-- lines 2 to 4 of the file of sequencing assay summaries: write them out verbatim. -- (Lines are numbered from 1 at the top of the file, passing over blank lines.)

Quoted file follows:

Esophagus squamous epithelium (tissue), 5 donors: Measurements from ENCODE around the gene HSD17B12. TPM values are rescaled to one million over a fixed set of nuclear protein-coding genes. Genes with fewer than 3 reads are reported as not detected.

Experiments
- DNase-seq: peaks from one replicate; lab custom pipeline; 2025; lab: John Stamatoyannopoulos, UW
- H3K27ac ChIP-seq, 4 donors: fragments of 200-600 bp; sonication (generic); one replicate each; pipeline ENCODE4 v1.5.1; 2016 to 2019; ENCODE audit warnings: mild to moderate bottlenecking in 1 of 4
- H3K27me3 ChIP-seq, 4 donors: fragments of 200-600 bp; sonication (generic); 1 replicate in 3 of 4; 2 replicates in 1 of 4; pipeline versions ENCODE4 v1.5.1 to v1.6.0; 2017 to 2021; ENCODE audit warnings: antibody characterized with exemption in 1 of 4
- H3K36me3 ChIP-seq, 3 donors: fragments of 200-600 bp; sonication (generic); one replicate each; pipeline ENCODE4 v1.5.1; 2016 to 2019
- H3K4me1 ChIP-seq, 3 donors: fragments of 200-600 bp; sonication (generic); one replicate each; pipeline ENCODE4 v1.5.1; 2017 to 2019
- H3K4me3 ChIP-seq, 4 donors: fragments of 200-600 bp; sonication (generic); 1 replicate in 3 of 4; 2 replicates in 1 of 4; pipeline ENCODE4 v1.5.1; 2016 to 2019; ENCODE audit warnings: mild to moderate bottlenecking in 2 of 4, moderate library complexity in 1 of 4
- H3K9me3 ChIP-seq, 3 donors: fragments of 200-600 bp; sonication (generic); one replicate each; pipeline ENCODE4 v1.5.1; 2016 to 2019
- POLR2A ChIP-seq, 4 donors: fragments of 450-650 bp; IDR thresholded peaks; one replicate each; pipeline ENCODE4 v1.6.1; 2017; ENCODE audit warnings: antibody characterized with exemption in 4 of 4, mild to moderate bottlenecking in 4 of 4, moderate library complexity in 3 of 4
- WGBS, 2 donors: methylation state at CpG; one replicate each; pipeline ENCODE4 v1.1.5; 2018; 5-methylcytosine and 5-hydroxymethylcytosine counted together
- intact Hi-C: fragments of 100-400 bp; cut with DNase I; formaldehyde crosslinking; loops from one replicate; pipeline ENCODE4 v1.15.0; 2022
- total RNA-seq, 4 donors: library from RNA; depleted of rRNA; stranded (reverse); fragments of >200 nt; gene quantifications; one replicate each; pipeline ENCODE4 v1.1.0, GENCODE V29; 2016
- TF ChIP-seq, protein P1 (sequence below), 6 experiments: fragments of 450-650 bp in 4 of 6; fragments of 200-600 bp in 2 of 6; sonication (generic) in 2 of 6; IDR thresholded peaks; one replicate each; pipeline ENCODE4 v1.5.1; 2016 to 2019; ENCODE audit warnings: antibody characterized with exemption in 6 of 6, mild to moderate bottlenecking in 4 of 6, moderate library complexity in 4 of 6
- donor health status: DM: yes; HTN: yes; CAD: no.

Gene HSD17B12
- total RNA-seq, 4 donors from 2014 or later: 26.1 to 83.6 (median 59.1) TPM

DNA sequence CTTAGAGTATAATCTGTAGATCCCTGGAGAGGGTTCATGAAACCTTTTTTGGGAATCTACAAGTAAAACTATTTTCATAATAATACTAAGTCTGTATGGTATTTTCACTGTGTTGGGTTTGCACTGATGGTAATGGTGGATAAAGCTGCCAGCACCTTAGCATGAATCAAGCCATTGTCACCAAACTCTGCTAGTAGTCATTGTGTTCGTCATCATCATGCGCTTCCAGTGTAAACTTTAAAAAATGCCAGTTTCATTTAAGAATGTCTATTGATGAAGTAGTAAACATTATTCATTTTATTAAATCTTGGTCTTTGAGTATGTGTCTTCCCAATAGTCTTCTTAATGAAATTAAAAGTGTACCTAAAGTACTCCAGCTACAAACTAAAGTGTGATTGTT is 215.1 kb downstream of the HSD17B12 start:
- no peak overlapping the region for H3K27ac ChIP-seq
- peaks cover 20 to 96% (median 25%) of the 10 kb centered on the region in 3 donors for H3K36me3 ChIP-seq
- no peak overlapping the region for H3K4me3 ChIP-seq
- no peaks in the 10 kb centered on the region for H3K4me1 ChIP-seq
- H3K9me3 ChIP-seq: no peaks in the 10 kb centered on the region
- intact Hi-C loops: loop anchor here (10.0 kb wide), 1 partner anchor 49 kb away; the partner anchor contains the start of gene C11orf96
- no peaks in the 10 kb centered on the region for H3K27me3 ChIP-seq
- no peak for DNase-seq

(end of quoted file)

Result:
Experiments
- DNase-seq: peaks from one replicate; lab custom pipeline; 2025; lab: John Stamatoyannopoulos, UW
- H3K27ac ChIP-seq, 4 donors: fragments of 200-600 bp; sonication (generic); one replicate each; pipeline ENCODE4 v1.5.1; 2016 to 2019; ENCODE audit warnings: mild to moderate bottlenecking in 1 of 4